skip to main content

Dementia Action Week

20 May 2019


Imagine being in your mid 50s and being diagnosed with dementia. Then imagine trying to go about your everyday life with no obvious physical signs of the condition but being tutted at as you struggle to speak, ignored in conversations or suddenly finding that any of the multiple tasks that you would normally do, such as doing the weekly shop, is overwhelming.

Sherry & Alan, Pat & John, Sylvia & Chris and Tina & Keith are four couples living with a Young Onset Dementia diagnosis – all four women have a different type of dementia - and they all attended our latest young onset dementia support group meeting on Friday.


Some of the couples with our Dementia Care team. 


The group was set up earlier this year to give those aged under 65 living with dementia and their partner, or a friend or family member, the opportunity to meet with others in with a similar diagnosis.

Sherry was diagnosed with frontal lobe dementia at 56. She and husband Alan both worked for the ambulance service, with 18 and 30 years’ experience as paramedics respectively.

She says; “People assume it’s older people who get dementia so it’s sometimes difficult to get people in shops, for example, to understand that I have the condition and can sometimes struggle to get my words out. 

“I was in a shop and the cashier started to tut at me when I couldn’t speak – I just needed a moment.”

Pat, from Lowestoft, was diagnosed with vascular dementia ten years ago and said that she couldn’t accept it at first. Her husband John says; “It doesn’t change the person - it changes the mind. Don’t make assumptions – for example people often talk to me about Pat when she’s right there – so why didn’t you speak to her? Talk to her like you would anyone else.”

A lack of understanding can be a key challenge for those with dementia and this week we’ll also be sharing some tips to help with this. Awareness is key – just because you can’t see someone has a condition it doesn’t change the fact that it exists, and some simple steps can make a real difference.

For example shops changing their layouts can be a source of problems. While you may be annoyed to find something has been moved around in your favourite supermarket, for someone with dementia it can result in confusion. It’s likely to be a point of reference moved or an alteration in lighting that can change a familiar pleasure into an unpleasant and sometime intolerable situation – so much so that you may never return to the store.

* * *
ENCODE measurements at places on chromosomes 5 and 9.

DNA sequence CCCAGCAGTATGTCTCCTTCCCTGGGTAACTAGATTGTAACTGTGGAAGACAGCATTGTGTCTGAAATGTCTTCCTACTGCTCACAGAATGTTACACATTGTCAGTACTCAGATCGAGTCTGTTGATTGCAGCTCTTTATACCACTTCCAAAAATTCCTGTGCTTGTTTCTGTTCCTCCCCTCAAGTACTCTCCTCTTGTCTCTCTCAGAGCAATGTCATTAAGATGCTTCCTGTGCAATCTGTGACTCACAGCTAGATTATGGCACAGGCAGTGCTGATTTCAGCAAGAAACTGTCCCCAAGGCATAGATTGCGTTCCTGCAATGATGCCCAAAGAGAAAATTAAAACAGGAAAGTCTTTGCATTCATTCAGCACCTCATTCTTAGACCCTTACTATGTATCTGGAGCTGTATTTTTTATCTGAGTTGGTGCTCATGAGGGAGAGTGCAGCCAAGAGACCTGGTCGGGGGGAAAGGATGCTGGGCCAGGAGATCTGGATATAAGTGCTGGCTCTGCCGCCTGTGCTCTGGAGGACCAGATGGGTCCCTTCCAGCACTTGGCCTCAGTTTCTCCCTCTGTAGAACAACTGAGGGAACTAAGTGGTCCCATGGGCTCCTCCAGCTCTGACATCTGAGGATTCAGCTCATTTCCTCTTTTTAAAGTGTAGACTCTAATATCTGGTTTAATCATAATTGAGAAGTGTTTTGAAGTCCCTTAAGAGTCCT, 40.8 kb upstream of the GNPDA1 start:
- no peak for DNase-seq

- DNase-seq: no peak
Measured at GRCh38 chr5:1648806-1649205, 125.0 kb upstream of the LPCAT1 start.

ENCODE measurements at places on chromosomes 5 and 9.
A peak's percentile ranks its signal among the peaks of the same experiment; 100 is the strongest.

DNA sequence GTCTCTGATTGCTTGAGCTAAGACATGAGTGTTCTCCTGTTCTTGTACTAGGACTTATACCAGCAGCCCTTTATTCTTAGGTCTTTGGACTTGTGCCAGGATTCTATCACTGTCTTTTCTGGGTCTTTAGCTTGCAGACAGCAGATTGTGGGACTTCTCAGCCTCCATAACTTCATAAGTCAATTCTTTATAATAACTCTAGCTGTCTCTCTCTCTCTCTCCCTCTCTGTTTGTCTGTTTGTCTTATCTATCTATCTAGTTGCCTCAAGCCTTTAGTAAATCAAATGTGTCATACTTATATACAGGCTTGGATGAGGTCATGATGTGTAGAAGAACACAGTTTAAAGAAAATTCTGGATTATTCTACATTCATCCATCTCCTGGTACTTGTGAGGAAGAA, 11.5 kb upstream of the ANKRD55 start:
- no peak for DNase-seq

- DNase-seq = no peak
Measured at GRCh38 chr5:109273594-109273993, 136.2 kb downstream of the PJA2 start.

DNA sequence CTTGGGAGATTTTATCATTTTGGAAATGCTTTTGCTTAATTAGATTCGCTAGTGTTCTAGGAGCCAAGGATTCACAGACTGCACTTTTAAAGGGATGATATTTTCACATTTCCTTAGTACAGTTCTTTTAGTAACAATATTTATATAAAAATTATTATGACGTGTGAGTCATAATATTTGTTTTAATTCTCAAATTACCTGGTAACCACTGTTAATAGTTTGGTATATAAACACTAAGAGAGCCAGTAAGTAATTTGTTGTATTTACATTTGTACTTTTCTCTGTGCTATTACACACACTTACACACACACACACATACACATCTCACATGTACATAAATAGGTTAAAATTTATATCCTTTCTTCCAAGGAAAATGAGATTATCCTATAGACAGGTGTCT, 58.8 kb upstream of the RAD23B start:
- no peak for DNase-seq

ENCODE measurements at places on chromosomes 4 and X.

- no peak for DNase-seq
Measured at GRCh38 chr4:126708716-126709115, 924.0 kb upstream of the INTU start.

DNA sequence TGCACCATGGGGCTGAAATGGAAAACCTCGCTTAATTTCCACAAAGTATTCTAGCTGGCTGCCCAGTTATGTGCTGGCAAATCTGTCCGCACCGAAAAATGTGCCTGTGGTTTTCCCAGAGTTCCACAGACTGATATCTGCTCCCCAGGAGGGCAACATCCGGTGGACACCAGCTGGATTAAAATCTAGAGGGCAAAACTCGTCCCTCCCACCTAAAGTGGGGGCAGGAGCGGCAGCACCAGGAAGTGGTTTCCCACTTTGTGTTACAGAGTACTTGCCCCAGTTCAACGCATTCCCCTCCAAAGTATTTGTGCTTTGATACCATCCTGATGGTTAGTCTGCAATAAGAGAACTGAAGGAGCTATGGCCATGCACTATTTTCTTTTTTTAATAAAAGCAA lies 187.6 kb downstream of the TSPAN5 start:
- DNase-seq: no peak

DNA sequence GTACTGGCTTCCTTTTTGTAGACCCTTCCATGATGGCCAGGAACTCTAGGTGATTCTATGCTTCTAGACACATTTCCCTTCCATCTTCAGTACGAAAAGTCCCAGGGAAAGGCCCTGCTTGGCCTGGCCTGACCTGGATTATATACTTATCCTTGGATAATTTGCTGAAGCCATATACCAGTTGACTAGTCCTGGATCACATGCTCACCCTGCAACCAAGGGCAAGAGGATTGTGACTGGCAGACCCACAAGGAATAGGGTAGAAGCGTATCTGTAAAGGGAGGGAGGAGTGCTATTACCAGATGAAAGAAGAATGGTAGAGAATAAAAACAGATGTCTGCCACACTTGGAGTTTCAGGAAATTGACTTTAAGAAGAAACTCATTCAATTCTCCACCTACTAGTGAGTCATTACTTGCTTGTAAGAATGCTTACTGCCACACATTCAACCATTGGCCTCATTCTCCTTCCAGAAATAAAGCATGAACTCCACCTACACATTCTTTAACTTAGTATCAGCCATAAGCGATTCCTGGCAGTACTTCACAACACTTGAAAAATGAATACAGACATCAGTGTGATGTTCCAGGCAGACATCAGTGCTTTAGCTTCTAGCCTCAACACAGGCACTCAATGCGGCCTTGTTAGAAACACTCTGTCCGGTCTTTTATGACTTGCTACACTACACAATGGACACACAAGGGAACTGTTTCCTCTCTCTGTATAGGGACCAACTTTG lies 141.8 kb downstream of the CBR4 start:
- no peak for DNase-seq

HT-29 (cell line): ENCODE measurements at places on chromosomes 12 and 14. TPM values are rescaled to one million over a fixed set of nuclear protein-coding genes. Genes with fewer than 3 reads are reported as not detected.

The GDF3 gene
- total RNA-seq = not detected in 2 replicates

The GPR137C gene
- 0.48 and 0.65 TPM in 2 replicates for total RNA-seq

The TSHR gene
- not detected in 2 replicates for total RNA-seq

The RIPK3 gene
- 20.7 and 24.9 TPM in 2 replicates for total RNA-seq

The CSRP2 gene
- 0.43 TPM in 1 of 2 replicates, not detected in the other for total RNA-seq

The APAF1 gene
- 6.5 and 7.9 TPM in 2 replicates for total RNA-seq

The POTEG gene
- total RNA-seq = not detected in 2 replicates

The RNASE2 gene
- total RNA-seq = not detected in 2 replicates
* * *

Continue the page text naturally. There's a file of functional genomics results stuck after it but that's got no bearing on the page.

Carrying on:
The plea from the group is for retailers to consider customers with dementia – to provide more help in shops so they don’t have to be so dependent on their partner and not to change an established shop layout if possible. 

After being referred to the group, many of the participants are finding the chance to talk with others who understand useful and supportive and they are encouraging others with Young Onset Dementia to come and join them.

For Chris and Sylvia, from Gorleston, it was their first meeting on Friday. Sylvia said; “I was recently diagnosed and was referred to the group. I just want to find out more and talk to other people in a similar situation.”

John says; “It’s been beneficial for Pat and me – it gives us time out to meet other people who have dementia and their partners.”

The group was set up by the James Paget Dementia Care team after speaking with Keith and Tina. Tina has the same rare type of dementia author Terry Pratchett had - posterior cortical atrophy (PCA), also known as Benson’s syndrome - and was also diagnosed when she was 56. 

“I had to be different and get a rare type. I just wanted to meet people who were also living with dementia at a relatively young age.”

Sherry describes our dementia care team as being like ‘my little angels’.

Ali Thayne, Dementia Care Lead at the James Paget, says it is important that those with Young Onset Dementia are recognised.

“Many people think of dementia as being a condition that only older people have, however we know there are many out there who are being diagnosed in their 50s, or even younger, who need to know they are not alone.

“The support group aims to help those living with dementia, and those who care about them, as we recognise how difficult it can be to deal with everything that comes with a diagnosis. 

“You can access both peer support and expert advice through the group, and we are guided by those taking part around what you would like to see or learn more about, so it all about trying to help you as much as we can.”

Five key points to remember, with thanks to our Young Onset Dementia Group;

1.    Dementia does affect younger people

2.    Please give me a bit more time – please understand that it may take a moment - don’t rush me.

3.    Please give me more help in shops and other places I visit, so I don’t have to be so dependent on a partner. Perhaps think about having a ‘dementia champion’ to raise awareness.

4.    Please treat me as person.

5.    Please communicate with me.